The visit this week by Nobel Peace Prize laureate and democracy icon Daw Aung San Suu Kyi will certainly brighten the spirits of the sombre Thai people and could also lift the profile of the Thai junta and Myanmar’s top leader.
Yet we shouldn’t romanticize too much about “The Lady” and her capacity as the political realities in Myanmar and Thailand remain daunting. Besides, she is no longer a secular saint but a fully fledged politician.
Daw Aung San Suu Kyi’s three-day visit will include a stop in Mahachai, the seafood hub where she made a rousing speech to thousands of Myanmar laborers four years ago on one of her first trips abroad after years of house arrest.
At least 3 million Myanmar migrants work in Thailand, both legally and illegally. Daw Aung San Suu Kyi would like to see many of them return home and contribute to her country’s economy – to the dismay of Thai employers who rely heavily on the workforce from next door.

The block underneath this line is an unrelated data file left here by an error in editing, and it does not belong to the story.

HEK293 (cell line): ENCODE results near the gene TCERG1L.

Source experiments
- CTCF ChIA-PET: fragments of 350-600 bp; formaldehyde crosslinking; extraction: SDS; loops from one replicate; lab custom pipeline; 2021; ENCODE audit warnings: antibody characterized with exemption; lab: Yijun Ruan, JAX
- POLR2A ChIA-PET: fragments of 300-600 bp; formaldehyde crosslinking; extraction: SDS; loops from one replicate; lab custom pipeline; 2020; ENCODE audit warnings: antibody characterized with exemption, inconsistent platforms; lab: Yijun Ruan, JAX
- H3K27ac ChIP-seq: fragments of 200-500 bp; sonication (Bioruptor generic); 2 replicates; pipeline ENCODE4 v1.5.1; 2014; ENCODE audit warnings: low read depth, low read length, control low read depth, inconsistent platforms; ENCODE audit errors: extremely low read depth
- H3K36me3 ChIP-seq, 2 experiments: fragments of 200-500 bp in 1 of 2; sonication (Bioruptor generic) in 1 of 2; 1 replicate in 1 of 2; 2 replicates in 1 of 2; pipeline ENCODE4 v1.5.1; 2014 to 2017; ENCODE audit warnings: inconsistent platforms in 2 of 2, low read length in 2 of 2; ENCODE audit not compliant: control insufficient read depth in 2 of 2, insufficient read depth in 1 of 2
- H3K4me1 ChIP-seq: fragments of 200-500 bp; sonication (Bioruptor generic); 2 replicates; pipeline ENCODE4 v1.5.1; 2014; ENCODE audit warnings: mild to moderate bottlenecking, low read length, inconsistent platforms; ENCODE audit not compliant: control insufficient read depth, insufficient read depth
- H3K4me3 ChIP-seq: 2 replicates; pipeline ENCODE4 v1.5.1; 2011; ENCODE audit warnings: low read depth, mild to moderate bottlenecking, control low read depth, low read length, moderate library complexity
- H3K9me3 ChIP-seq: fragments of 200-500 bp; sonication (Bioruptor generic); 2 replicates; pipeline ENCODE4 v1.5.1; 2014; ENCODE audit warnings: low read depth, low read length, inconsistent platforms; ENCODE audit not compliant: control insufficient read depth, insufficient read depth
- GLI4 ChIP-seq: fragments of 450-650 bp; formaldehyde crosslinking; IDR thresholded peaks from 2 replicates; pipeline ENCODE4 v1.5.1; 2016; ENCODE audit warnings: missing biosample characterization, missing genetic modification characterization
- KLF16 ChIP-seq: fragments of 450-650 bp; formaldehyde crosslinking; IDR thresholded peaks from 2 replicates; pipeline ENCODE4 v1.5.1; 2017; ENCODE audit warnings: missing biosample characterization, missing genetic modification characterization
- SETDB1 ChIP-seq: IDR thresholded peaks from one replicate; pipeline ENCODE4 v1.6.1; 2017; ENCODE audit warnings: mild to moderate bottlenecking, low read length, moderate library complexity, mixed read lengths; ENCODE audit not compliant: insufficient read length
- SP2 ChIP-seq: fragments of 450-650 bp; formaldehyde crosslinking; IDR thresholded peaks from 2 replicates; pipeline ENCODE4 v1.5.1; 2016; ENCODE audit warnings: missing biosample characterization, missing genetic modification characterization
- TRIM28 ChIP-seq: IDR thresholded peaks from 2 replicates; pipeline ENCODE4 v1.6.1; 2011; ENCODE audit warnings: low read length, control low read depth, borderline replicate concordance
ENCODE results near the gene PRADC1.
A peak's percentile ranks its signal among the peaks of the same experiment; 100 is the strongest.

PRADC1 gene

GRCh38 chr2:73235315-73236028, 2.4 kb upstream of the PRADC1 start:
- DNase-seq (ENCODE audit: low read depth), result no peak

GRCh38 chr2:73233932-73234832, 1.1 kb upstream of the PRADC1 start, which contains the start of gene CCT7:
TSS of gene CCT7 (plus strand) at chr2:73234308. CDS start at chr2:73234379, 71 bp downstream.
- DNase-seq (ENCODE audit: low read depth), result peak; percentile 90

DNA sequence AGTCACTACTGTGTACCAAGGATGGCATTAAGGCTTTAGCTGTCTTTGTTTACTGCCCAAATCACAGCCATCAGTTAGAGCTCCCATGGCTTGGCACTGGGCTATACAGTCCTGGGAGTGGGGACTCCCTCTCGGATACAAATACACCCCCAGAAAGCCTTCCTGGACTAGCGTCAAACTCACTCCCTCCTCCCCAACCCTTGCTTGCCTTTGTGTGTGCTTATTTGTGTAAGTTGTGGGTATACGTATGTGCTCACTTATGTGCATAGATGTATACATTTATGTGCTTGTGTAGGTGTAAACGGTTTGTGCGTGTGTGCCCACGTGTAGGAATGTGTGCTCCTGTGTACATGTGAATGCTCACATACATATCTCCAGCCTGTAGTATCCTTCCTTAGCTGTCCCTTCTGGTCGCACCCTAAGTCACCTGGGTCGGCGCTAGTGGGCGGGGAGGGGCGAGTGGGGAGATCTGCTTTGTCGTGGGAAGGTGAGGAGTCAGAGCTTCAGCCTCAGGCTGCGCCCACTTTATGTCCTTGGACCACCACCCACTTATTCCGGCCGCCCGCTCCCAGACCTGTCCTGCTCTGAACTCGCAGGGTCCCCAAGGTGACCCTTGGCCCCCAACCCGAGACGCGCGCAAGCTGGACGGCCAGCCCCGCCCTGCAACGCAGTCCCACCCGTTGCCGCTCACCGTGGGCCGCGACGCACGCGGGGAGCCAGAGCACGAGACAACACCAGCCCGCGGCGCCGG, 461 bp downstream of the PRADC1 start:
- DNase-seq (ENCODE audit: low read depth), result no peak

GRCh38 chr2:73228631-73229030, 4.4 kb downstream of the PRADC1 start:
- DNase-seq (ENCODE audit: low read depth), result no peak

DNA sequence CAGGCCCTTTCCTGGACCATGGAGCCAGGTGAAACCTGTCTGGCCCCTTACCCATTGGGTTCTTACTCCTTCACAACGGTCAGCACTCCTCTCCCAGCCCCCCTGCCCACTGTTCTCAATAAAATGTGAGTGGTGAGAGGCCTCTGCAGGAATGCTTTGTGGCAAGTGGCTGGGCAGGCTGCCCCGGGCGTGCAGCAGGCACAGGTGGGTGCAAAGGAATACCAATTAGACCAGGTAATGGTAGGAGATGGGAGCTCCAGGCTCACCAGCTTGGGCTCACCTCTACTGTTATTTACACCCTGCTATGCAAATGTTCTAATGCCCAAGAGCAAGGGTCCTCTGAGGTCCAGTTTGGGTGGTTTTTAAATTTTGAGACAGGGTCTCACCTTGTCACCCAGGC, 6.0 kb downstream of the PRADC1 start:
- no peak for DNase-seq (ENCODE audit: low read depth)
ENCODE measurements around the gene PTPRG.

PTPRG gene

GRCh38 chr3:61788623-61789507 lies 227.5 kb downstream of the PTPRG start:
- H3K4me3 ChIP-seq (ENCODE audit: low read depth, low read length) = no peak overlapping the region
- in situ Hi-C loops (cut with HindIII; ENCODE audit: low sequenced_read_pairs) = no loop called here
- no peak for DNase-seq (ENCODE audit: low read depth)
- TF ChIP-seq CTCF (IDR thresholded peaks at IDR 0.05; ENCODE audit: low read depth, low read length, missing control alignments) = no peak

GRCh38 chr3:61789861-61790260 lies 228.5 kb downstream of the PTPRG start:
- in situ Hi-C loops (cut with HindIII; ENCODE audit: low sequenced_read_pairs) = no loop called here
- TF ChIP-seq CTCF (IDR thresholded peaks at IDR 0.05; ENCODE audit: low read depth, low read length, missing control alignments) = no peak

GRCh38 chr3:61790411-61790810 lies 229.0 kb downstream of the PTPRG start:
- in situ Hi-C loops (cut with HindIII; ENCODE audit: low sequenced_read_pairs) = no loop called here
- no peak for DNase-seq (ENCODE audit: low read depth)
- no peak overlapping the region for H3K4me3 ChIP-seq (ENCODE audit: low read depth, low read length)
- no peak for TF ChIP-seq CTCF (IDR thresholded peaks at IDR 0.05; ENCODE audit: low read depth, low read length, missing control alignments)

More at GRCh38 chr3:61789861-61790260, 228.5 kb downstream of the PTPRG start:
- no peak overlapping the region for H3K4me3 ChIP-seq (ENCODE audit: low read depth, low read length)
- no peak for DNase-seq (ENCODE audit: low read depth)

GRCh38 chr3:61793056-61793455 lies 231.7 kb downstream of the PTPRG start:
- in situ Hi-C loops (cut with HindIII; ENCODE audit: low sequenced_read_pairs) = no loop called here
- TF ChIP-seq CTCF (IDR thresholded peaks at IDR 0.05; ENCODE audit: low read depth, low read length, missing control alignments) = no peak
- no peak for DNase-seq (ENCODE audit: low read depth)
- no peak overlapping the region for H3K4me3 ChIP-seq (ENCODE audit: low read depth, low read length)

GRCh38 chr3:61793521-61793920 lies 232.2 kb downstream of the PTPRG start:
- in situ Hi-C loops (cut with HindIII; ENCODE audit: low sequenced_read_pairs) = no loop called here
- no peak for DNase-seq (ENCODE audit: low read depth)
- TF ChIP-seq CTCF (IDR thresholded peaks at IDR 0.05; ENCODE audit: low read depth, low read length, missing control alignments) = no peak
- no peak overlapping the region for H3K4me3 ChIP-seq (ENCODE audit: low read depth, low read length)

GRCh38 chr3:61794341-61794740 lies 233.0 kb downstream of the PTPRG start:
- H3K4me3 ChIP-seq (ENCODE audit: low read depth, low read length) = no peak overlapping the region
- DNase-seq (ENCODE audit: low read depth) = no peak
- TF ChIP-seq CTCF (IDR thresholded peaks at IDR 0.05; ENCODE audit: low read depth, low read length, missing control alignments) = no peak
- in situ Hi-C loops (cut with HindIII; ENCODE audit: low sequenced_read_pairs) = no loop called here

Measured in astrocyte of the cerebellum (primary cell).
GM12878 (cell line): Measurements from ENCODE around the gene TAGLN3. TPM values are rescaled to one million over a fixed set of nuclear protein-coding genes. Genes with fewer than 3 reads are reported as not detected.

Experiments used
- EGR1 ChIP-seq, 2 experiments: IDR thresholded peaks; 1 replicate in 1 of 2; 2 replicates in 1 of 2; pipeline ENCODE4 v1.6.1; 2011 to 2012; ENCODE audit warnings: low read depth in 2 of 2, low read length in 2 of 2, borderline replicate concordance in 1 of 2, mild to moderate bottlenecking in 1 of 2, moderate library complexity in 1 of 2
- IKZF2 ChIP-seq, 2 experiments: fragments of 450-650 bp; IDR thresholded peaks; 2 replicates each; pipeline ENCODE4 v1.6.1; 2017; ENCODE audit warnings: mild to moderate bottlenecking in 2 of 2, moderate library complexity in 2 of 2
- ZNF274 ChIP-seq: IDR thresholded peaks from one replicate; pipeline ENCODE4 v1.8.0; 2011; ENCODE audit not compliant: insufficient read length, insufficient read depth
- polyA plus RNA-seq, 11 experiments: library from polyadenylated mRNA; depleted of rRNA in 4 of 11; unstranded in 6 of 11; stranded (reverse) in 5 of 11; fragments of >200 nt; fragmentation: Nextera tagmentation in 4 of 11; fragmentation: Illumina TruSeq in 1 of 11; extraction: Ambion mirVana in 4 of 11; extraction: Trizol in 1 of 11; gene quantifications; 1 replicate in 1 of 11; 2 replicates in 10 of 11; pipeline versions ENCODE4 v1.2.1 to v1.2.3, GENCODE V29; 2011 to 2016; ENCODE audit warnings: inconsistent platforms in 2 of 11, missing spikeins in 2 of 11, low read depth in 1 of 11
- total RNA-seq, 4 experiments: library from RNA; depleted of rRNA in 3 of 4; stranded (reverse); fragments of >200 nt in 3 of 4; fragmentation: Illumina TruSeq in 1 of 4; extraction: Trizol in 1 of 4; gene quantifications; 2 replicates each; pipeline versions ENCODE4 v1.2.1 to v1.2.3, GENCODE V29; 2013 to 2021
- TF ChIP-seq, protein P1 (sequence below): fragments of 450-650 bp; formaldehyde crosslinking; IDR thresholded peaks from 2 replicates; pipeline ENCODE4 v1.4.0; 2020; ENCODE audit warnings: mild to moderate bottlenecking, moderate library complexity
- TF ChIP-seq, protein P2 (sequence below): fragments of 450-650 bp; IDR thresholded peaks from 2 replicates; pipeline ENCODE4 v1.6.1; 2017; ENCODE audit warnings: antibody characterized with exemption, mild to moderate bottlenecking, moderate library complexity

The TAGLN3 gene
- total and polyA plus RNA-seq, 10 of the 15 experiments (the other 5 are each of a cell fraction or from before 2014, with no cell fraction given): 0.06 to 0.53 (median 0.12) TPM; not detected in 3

Daw Aung San Suu Kyi is expected to thank Thailand for embracing the migrants and to remind the government to take care of their welfare, wages and human rights. She needs to let them know she cares, since they played a significant role in persuading relatives back home to “vote for change” and install the National League for Democracy (NLD) government last November.
Thai democracy lovers and the Myanmar exile community are also curious about what Daw Aung San Suu Kyi will say about human rights in general. Having spoken out for years in support of students, politicians, ethnic groups and others persecuted by the Myanmar military, will she have a good word for those opposing the military strongmen running Thailand? Expect a few vague words of consolation to Thai people about working toward full democracy.